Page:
3. The mony that I made n USA was worthless there, it only had worth here because of the very favourable exchange rate. In US, the measly 5.50$/h were to barely live by – even though as a student I was tax exempt. So staying in USA would mean to lock myself into perpetual poverty. I find it incredible how many of my peers with university education failed to grasp this reality, that money’s worth is contextual and 1.000,-$ monthly income in USA is shit, whilst being absolutely amazing and nearly unattainable here.  I tried to sum it up as “for the money I was making there, I could not even rent a flat. And I would be forced to do work well bellow my qualification even for that. Here, I could use it to at least repair my house.”
  4. Absolutely inane laws and judiciary process. I have always thought that outcome of a judicial case should not be decided by a bunch of barely literate amateurs and that precedent law should not still be employed in any civilised country. And what I particularly did not admire was the “sue happy” culture in USA, where people try to win the lottery by suing each other for money. And the lack of properly functional system for “ex officio” advocates for people who cannot afford to pay. I summed it up as “any time you could get sued by some idiot over some trivial thing and if they could afford better lawyer than you, you are screwed”.

And mind you, this all was in 2000. The only progress that I see from behind the Atlantic was on health care, everything else got  much worse since then. And it seems that USA is managing to drag back the rest of the world as well – in last decade or so the main American exports are jingoism and creationism.

The USA was never democracy and never free. It only managed to convince its enslaved citizens that they are free. I am entirely content with my decision to not even try to live there permanently.

Youtube Video: Forging a Viking Dane Axe – With Tord of Thor’s Forge (part 1)

I enjoyed this video immensely. Tord of Thor’s Forge in Sweden shows a process of making a two-handed Dane Axe blade the traditional way – from recycled wrought iron and carbon steel, both refined by bending and forge-welding. As close to a Viking-era technology as possible.

I learned a lot just by watching and I hope that some day I will have a chance to try out some of those things myself.

Video is 40 minutes long and there is about 4 min introduction by Matt Easton. Take that into account if you decide to watch.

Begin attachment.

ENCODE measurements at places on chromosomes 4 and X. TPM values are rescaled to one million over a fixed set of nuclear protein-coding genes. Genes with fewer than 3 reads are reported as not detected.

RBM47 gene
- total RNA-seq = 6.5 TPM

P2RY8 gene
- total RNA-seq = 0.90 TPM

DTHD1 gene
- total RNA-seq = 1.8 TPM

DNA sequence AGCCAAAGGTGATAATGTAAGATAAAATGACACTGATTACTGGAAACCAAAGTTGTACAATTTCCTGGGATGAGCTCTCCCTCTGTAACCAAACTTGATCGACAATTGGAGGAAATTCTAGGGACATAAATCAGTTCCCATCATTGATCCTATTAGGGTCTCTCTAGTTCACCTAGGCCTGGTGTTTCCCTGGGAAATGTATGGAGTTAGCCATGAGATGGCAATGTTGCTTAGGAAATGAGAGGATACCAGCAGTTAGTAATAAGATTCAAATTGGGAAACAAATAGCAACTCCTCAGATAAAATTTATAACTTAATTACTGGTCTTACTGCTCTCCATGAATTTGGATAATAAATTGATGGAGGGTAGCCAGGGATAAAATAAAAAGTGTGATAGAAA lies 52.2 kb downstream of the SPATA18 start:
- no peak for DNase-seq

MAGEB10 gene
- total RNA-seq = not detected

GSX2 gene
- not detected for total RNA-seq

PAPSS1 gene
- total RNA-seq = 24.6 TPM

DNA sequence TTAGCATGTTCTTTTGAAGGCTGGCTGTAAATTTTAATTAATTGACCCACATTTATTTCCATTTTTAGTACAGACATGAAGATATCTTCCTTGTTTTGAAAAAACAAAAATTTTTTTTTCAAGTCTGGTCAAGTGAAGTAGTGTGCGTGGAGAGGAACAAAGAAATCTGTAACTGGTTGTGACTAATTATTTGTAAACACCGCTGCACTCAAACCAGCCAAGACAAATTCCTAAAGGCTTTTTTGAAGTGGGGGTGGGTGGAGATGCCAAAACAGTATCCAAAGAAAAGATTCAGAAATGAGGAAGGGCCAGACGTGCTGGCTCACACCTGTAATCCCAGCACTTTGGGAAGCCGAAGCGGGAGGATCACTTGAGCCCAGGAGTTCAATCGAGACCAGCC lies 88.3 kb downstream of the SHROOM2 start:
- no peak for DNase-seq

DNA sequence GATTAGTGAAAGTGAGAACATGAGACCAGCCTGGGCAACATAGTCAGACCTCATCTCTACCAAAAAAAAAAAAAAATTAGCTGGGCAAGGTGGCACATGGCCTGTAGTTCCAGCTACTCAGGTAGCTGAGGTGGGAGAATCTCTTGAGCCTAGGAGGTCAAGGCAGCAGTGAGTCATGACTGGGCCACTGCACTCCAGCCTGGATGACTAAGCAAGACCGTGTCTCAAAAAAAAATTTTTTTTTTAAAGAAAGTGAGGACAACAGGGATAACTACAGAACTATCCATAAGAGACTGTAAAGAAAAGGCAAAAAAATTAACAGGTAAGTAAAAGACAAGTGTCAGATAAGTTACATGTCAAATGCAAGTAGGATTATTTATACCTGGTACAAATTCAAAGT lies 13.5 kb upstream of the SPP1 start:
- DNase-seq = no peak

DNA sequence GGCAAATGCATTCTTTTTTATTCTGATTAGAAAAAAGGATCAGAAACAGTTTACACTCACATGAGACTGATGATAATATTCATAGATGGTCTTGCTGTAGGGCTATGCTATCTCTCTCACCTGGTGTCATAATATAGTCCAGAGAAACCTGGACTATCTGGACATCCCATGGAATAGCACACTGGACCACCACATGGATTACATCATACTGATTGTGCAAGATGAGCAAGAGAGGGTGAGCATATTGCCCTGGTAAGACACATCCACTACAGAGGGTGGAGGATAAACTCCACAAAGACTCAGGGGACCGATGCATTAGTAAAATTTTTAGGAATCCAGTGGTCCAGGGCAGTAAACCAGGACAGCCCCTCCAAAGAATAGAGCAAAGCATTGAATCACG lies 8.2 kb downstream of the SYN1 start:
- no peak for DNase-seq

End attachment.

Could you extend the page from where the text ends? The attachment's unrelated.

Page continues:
Harakka Island – Chapter 5


It’s time for another chapter in Ice Swimmer’s series Harakka – an IslandThanks again Ice Swimmer. Now, take us away…


Chapter 5 – On the Way to the Top of the Island


Fireweed behind the laboratory, ©Ice Swimmer, all rights reserved

We come back from the shore and take a closer look at the fireweed behind the Artists’ Building, the former laboratory. [Read more…]

Behind the Iron Curtain part 16 – Languages

These are my recollections of a life behind the iron curtain. I do not aim to give perfect and objective evaluation of anything, but to share my personal experiences and memories. It will explain why I just cannot get misty eyed over some ideas on the political left and why I loathe many ideas on the right.

In Czech we have a saying – how many languages you know is how many times you are a human. As a grown man I do appreciate the wisdom of this saying, since language barriers are difficult to breach and in combination with other things they do lead to a lot of nasty stuff. It is for example very easy to other people whose language you do not understand and with whom you therefore cannot effectively communicate. Even with all other barriers removed, language barrier in itself can be insurmountable obstacle. And when you can and do speak with people, all other differences tend to fade away.

As a child, I did not appreciate the saying at all. My parents were trying to get me to learn German from early age, but since they are not the pushy type and I was not too receptive, it did not work out. Later at school from age 10 Russian language was compulsory. But there we hit the snag of not only another language, but another alphabet as well – for me it was difficult enough to learn writing in one alphabet and sure enough, another one was difficult even more and soon I started to write fluently but illegibly in Azbuka as well.

I do not remember whether the explanation as to why we must learn Russian was given to us as a matter of course or whether someone asked, but it was given to us nevertheless. It was argued that it is useful to know at least one widely distributed language so one can communicate with more people. And that most widely distributed languages are English, Spanish and Russian, because USSR covers one eight of inhabitable land and Russian is spoken in all other countries of the Warsaw Pact, covering most of Europe and Asia, therefore Russian is the most useful language for us of them all. Q.E.D.

You probably have spotted already the flaw in that argument, as did I – the area of inhabited land is not as important as the amount of actual people with whom you can speak using given language. But lacking further data, I have not questioned the wisdom of this and I thought that it is a valid argument at the time. So I plodded on with difficulties trying to learn Russian, torturing my teacher in turn as much as she tortured me.

However it did not take long to learn how untrue this argument is in real life. It started when I saw how difficult it was for children to get help with homework in Russian language. Nobody could read it and nobody understood it much, despite the fact that they all learned it in school. That way I learned that actual use of Russian among ordinary people was so minimal that most of them forgot most of it as soon as they left the school. Second observation was when I was at a summer camp in German Democratic Republic. We were allowed to have some pocket-money and to do some shopping. Hooray! We are in a foreign country, but people here learned Russian in school, therefore we will be able to communicate with them! And to this day I remember the totally blank expression of a quite young shopkeeper when I told her that I would like to buy that aeroplane model of – (I forgot the exact type) and I had to resort to pointing and grunting instead. Huh, so much for that argument then.